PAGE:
Soak Yourself in Wyoming’s Hot Springs
For thousands of years, Wyoming’s natural hot springs have been revered attractions and used by American Indian tribes, mountain men, early pioneers and settlers who found a welcoming oasis in the healing waters of the mineral springs. Today, visitors from around the world visit the various hot springs throughout Wyoming, including Hot Springs State Park and Saratoga.
Located in the charming town of Thermopolis, Hot Springs State Park is home to three soaking pools, including the Wyoming State Bath House (which is free and open to the public), Star Plunge and Hellie’s TePee Pools. Hot Springs State Park is also home to the other-worldy rainbow terraces, the state’s bison herd and a swinging bridge that provides beautiful views of the park, as well as more than six miles of trails.
One of Wyoming’s quaintest small towns and sitting on the west side of the Medicine Bow National Forest, Saratoga has an established hot springs resort, as well as a free public soaking pool. Combining lodging, dining and natural hot springs, Saratoga Hot Springs Resort offers travelers a peaceful oasis in southcentral Wyoming. For locals and folks who are traveling through this part of the state, Saratoga’s hobo hot pool is free and open to the public 365 days per year.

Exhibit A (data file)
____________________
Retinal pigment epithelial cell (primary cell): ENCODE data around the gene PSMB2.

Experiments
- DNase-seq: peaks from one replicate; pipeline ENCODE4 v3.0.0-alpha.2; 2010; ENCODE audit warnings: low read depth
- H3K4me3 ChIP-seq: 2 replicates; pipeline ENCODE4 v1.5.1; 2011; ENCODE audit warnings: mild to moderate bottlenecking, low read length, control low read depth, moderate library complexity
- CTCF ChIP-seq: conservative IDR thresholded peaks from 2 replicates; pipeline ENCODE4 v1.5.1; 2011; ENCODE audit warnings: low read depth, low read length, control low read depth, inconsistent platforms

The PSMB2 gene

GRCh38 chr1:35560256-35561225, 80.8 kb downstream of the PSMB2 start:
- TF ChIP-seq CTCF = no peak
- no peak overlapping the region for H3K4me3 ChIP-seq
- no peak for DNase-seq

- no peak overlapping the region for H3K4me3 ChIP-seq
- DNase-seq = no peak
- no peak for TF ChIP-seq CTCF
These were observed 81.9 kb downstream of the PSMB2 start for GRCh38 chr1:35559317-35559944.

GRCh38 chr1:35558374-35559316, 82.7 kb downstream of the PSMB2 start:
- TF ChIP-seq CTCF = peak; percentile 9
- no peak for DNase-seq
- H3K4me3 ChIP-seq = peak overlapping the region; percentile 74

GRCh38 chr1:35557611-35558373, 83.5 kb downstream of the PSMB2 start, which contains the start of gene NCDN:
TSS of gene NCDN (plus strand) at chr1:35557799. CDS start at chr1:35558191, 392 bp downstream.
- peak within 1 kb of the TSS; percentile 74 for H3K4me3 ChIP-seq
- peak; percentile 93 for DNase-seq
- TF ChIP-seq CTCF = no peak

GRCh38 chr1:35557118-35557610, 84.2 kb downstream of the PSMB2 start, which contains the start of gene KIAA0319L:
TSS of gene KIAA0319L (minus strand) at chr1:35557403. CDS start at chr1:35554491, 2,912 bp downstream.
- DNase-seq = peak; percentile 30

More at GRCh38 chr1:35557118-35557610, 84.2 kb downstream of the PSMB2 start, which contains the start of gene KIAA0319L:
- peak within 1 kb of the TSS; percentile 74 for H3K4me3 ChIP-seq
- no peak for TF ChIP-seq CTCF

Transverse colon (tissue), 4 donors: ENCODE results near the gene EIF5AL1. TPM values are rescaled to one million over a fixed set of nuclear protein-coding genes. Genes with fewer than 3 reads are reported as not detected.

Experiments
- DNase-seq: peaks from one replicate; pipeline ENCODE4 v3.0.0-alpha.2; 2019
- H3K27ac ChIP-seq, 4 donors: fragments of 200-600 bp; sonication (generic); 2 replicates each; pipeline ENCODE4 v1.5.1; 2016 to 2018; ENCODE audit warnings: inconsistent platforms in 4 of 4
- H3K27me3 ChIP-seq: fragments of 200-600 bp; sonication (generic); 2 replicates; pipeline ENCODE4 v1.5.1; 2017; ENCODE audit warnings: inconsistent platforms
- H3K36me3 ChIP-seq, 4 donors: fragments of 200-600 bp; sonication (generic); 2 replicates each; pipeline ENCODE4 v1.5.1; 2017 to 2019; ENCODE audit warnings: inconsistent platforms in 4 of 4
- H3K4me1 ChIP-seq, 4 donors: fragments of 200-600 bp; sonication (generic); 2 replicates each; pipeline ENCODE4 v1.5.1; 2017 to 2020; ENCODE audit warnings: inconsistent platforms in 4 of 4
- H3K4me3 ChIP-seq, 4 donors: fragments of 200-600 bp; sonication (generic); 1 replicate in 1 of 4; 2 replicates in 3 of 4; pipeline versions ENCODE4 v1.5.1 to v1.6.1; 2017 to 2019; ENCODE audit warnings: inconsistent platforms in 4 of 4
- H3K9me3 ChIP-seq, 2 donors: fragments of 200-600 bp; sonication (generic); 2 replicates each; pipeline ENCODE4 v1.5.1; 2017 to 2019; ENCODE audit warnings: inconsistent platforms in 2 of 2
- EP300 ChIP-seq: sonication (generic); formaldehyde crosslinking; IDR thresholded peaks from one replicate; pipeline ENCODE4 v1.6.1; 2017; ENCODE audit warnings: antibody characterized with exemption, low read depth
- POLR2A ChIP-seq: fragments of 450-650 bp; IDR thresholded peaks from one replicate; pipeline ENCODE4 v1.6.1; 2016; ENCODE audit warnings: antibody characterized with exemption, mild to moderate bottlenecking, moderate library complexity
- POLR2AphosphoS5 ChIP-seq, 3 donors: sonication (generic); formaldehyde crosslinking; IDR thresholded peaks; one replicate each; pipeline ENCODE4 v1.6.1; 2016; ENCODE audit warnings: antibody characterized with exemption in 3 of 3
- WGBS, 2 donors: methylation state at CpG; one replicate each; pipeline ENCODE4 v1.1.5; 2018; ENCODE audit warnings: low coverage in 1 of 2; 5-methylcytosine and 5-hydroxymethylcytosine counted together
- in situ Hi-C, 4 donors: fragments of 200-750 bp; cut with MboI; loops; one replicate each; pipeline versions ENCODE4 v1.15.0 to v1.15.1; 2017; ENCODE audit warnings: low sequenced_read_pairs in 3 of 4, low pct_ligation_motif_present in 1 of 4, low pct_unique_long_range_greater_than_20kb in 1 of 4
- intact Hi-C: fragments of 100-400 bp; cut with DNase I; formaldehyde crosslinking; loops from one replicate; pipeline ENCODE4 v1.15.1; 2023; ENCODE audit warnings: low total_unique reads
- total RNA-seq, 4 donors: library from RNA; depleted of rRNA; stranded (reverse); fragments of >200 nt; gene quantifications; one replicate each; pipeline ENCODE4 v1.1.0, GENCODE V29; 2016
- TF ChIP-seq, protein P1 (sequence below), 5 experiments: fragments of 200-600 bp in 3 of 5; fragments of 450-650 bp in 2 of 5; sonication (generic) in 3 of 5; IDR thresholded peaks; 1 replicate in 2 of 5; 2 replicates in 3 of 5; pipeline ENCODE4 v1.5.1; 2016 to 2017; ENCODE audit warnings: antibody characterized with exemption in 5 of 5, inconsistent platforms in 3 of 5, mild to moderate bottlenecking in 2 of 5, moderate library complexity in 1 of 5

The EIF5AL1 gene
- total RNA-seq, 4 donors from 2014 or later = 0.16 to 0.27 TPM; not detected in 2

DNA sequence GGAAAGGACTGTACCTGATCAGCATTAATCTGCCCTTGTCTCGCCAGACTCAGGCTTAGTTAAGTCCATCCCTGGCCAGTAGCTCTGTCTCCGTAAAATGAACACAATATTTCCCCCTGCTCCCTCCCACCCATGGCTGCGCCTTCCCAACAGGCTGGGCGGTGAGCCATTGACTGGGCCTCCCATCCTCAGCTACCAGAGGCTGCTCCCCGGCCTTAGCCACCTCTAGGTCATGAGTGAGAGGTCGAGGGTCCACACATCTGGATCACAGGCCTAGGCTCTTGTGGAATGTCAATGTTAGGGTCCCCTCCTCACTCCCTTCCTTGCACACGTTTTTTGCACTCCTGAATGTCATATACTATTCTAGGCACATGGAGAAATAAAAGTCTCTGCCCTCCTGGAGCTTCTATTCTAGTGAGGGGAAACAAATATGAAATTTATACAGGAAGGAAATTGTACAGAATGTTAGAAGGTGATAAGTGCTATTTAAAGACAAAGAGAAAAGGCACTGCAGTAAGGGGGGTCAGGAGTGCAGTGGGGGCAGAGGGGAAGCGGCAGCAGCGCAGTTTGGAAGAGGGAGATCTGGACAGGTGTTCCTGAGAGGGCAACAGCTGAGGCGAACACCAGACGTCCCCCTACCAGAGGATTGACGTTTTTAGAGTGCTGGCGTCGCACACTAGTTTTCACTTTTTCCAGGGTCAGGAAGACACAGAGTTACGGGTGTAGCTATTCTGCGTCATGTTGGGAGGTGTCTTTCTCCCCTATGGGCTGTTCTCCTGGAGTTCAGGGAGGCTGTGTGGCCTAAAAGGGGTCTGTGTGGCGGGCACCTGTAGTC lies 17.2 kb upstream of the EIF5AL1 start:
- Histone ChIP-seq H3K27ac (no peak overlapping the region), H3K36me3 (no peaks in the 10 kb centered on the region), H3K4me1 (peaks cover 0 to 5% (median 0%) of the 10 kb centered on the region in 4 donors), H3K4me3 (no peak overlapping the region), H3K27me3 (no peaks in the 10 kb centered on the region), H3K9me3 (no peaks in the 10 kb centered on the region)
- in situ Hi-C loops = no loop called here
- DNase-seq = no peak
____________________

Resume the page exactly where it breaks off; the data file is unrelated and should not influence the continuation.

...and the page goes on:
Meanwhile, in the northwest corner of Wyoming and about an hour’s drive south of Jackson, Granite Hot Springs is a developed pool that sits among a forest of spruce, fir and pine trees. Open from mid-May through late October and early December through early April, the springs are accessible during the winter season by snowmobille, cross-country skis, snowshoes or dog sled.
While soaking in hot springs or thermal areas is not allowed in most places in Yellowstone National Park, there is one popular exception: the Boiling River. A short drive north of Mammoth Hot Springs, the allowable soaking spot is where the cool water from the Gardner River meets the Boiling River Hot Springs. Important note: soaking in Yellowstone’s thermal features is strictly prohibited and dangerous, except in the Boiling River.
Want more on Wyoming’s hot springs? Read our blog here.